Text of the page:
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Cabbage Rolls, Walter Caesar Mix and Grandma Panties, Not Necessarily In That Order

I don't know what is going on with blogger right now but it seems that my blog is possessed by demons that make my normal looking posts publish looking like they are all out of whack, the wrong colour font, the wrong size and, well the wrong font altogether. I am trying to figure out a way to work around this demonic possession but, for the moment, it is going to look like I have lost my mind and I ask for your forgiveness, your patience and a vial of holy water, a virgin goat and 
these guys. Oh, and ask them to bring Chip

All of my American friends are usually pretty disgusted when you describe the difference between a Bloody Mary and a Bloody Caesar to them. I didn't realize that Clamato juice was a Canadian thing at all until I was in my mid twenties and tried to order a caesar , probably in Miami, and nobody believed that we actually drank our vodka with tomato clam juice. Who can be happy with a vodka with plain old tomato juice after you have had it with Clamato? It's probably not something to brag about but I loved this drink so much that I used to travel with a jar of horseradish in my purse because I took them really spicy and you never know who is going to use horseradish. Some crazy people just used tobasco to fire it up and that is just wrong. 

As I got older, I started to pay more attention to what I was putting in my body and actually looked at the ingredient label on a bottle of Clamato juice and I wasn't very happy with what I saw. Glucose-fructose was the third ingredient on the list, followed by MSG with dried clam broth lingering all the way down at third from the bottom. The actual last thing on the list just said "colour". What the hell is "colour"?? The amount of vodka I was consuming did not seem to factor into things at the time, of course.

Now, that said, I didn't stop drinking caesars but I certainly didn't feel fabulous about it anymore. I mean, I still eat Nacho Cheese Doritos and movie popcorn so I am no nutritional saint.. but can you imagine how thrilled I was when I was asked if I wanted to try out a new brand of small batch tomato clam juice that is made right here in Toronto called Walter Caesar Mix? Pretty damned thrilled. I also told them that I would like to cook with it too so they sent me four bottles - two mild and two spicy. Okay, they also sent along a couple of cute, little bottles of Tito's vodka so I could enjoy a cocktail while I cooked which just made me love them more.

The good news is that it's all natural, there is no msg, no artificial flavours or colour, no high fructose corn syrup and it comes in glass bottles instead of plastic or cans, which is another thing that I am starting to become more aware of as of late.

The better news is that it is also delicious. It's not too salty, it's nicely spiced, it leaves no weird after taste and I actually prefer it. When I used their spicy version in a caesar, I didn't need to add anything to it. When I make a cocktail using Clamato, I always have to add more worcestershire, horseradish and sometimes a squeeze of lemon but this was actually spicy enough already, I could taste horseradish in the actual juice so I didn't feel the need to add any more. I didn't have anything on had to rim my glass so that was the only thing missing.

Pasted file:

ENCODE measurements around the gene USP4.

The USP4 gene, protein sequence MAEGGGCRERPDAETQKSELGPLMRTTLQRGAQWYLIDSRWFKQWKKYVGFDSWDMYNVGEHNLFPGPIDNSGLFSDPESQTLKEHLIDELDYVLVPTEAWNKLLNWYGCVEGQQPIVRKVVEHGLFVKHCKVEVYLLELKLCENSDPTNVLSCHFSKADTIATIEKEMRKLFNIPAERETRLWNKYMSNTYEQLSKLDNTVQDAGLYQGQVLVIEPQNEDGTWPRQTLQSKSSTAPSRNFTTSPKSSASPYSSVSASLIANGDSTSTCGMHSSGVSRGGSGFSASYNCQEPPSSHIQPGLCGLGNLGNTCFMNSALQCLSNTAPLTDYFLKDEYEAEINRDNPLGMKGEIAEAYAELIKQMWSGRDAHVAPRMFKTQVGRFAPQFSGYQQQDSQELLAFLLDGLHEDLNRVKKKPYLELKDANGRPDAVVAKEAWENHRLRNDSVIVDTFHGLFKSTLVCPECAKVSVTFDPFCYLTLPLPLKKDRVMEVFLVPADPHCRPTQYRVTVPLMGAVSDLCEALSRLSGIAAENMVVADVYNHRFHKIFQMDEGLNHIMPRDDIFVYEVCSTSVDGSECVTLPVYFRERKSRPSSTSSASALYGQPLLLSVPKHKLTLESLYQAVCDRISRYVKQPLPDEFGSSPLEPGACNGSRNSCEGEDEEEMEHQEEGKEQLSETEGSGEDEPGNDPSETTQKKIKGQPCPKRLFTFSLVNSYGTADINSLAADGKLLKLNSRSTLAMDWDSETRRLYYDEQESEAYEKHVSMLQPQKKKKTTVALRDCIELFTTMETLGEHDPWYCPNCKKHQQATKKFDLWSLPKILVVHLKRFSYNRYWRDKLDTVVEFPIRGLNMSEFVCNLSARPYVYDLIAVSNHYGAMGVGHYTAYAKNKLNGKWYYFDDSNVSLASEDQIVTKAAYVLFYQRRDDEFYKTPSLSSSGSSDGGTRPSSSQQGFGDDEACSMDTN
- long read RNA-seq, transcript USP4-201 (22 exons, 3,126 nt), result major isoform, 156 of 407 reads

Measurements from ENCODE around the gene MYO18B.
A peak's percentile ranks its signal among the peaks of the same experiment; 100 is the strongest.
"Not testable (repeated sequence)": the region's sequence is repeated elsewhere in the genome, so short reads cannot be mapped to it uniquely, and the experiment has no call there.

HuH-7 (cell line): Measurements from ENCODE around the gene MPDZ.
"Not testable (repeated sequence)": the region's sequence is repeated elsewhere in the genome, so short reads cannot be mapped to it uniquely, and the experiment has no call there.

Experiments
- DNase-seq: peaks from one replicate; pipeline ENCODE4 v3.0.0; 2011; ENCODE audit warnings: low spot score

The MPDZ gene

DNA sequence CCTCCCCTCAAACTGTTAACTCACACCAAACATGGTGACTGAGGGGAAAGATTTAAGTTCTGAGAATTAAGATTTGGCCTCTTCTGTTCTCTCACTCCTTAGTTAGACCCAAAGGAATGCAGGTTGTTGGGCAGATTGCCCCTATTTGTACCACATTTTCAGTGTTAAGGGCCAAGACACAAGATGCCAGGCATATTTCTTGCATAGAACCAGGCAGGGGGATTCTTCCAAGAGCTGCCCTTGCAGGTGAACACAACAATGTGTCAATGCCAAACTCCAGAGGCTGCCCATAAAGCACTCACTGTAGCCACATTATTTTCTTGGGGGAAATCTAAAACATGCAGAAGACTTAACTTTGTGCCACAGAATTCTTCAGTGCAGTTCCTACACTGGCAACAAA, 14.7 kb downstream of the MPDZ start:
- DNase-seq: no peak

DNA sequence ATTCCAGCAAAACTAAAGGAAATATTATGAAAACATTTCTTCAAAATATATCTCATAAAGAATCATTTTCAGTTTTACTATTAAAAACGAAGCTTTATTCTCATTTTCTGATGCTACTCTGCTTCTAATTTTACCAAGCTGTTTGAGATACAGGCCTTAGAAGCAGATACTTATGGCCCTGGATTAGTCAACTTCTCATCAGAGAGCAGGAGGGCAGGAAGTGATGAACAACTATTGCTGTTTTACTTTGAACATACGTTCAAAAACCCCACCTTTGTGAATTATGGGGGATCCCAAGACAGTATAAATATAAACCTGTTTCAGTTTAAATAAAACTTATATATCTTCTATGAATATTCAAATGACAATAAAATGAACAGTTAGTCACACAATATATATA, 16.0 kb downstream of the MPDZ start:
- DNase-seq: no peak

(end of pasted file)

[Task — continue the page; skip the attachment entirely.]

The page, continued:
The first thing that came to mind, as far as cooking with it goes, was a ceviche like dish I used to eat in Puerto Escondido. It was called coctel de camarones and it was sort of like a ceviche but it was served in a tall sundae class, a long spoon and saltines. It's not my preference - I like my ceviche old school with lime juice, but I and going to try it anyway. For now,  I decided to make cabbage rolls with it. I have been promising Shack cabbage rolls since before Christmas and just haven't gotten around to it yet and this was a perfect excuse. My mom made really good cabbage rolls and the one thing she did that was kind of different was to make the sauce out of equal amounts of tomato juice and milk. How yummy would it be to use this caesar mix in place of tomato juice?

Pretty damned yummy , as it turns out. Because the flavour is more complex than plain tomato juice, the sauce had more oomph to it but it still had the same, creamy smoothness that my mom's sauce had. The milky tomato juice sauce mixes in with the fat from the meat in the cabbage rolls and the bacon to create a really delicious sauce. You know, even Shack, who gets very anal about anything that even smacks of his Ukrainian grandmother's cooking and doesn't like such things being messed with, loved them, said they are extremely good and almost went so far as to deem them as good as his Bubba's. 

A word about making things like cabbage rolls. I find that these kinds of homey dishes require a bit of grandma intuition on your part. Everything depends on some many elements. Is the pan too small and they are all crowded in there? Is the pan slightly bigger than it should be so that the liquid evaporates a bit too much and they aren't as moist as they should be? Do you open the door too often to check them and cause the temperature to drop, which means they will take a bit longer to cook? Is it the third Sunday after a full moon and a bird winked at you right after you burped?